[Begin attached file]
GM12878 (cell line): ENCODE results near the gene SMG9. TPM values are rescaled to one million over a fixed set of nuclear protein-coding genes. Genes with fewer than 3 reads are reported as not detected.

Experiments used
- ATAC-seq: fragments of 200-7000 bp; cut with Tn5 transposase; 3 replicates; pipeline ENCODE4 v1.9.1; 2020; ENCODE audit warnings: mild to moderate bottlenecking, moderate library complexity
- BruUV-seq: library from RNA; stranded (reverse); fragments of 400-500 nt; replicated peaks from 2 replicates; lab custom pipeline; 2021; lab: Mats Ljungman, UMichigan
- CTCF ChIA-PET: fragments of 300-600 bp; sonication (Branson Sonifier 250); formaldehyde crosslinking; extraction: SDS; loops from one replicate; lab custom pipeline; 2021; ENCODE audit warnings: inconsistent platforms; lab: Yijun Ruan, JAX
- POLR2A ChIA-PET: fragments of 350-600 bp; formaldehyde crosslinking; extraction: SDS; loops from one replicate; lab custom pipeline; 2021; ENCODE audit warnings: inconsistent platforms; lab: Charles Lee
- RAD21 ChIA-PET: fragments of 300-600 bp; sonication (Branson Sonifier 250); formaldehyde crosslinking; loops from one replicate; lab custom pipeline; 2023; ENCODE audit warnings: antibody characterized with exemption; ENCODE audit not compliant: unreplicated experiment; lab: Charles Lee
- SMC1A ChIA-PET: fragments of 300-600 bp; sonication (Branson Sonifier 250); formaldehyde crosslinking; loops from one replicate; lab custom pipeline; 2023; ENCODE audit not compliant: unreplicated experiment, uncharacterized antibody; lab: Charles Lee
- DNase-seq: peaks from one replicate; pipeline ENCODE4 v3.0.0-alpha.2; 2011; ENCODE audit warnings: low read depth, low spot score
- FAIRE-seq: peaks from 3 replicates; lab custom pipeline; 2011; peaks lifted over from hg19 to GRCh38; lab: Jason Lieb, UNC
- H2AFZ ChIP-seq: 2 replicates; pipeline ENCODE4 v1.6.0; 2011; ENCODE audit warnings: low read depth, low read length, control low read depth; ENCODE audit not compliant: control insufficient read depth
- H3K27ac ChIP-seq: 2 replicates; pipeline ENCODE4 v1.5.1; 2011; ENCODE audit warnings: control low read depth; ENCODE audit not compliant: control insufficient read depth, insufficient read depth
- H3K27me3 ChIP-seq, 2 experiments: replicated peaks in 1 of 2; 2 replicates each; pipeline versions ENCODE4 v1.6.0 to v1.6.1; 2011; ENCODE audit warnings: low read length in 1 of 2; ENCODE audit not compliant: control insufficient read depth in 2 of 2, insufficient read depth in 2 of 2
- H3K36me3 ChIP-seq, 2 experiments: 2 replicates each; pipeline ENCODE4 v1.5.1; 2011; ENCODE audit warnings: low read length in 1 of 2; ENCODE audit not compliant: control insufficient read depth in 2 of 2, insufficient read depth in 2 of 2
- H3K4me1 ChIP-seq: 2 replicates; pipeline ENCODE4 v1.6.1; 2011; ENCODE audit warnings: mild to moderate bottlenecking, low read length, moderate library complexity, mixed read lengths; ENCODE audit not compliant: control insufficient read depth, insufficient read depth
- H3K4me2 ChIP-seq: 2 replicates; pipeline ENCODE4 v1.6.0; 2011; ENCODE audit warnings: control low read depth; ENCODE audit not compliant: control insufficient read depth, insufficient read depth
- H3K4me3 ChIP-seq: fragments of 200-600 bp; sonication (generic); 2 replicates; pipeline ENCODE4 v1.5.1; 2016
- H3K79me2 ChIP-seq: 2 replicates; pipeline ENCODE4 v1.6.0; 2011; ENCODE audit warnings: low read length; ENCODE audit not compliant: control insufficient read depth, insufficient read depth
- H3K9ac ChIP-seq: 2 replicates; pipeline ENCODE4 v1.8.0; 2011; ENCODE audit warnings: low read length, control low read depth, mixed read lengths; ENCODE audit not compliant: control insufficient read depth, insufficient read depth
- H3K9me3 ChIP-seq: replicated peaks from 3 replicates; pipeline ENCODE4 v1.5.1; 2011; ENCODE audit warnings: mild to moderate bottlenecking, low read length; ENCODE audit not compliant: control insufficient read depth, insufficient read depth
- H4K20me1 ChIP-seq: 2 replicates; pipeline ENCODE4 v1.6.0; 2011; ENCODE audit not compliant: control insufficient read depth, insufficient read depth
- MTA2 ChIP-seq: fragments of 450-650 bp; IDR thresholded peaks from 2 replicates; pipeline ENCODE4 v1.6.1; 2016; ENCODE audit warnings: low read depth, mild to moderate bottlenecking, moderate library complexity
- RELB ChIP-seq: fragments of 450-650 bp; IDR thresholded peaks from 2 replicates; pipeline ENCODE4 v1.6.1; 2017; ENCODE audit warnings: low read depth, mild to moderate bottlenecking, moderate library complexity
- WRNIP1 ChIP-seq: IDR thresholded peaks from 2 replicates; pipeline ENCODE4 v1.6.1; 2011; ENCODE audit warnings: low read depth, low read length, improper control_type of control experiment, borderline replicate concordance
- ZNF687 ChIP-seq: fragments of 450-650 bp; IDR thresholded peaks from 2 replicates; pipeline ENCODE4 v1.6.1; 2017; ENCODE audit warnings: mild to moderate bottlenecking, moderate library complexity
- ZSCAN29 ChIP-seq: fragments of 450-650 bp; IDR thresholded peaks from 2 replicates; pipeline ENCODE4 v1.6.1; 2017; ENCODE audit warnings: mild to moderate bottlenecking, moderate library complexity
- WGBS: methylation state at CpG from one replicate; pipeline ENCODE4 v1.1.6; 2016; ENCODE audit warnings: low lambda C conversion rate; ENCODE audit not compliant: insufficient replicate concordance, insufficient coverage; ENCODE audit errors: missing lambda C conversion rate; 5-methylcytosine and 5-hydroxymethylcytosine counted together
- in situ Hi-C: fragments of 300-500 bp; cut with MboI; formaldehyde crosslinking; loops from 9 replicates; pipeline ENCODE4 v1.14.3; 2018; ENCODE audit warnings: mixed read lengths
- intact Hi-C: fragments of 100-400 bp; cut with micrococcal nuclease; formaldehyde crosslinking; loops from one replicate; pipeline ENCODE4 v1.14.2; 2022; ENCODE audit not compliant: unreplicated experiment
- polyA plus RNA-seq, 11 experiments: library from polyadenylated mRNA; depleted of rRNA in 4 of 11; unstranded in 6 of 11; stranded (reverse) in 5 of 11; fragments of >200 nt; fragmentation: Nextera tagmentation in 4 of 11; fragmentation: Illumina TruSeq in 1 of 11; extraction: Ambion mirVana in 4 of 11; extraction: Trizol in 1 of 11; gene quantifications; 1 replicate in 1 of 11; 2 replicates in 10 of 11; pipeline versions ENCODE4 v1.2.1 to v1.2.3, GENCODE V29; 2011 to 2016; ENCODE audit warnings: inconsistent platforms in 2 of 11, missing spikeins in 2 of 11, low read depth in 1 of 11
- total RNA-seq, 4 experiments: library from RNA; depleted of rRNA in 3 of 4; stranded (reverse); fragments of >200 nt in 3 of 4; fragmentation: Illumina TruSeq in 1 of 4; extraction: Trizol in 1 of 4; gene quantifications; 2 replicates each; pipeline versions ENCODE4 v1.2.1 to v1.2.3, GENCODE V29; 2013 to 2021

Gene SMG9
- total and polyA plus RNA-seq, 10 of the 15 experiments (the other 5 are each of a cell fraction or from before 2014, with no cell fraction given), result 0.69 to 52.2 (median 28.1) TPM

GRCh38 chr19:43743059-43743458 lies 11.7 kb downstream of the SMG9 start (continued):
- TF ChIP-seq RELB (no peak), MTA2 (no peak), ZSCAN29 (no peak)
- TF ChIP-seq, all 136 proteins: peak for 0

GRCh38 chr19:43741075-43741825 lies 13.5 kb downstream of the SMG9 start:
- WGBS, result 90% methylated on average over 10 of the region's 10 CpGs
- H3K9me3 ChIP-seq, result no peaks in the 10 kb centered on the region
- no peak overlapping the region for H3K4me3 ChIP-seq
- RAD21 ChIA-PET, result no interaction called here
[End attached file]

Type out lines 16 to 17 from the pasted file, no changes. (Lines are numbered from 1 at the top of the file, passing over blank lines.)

- H3K4me2 ChIP-seq: 2 replicates; pipeline ENCODE4 v1.6.0; 2011; ENCODE audit warnings: control low read depth; ENCODE audit not compliant: control insufficient read depth, insufficient read depth
- H3K4me3 ChIP-seq: fragments of 200-600 bp; sonication (generic); 2 replicates; pipeline ENCODE4 v1.5.1; 2016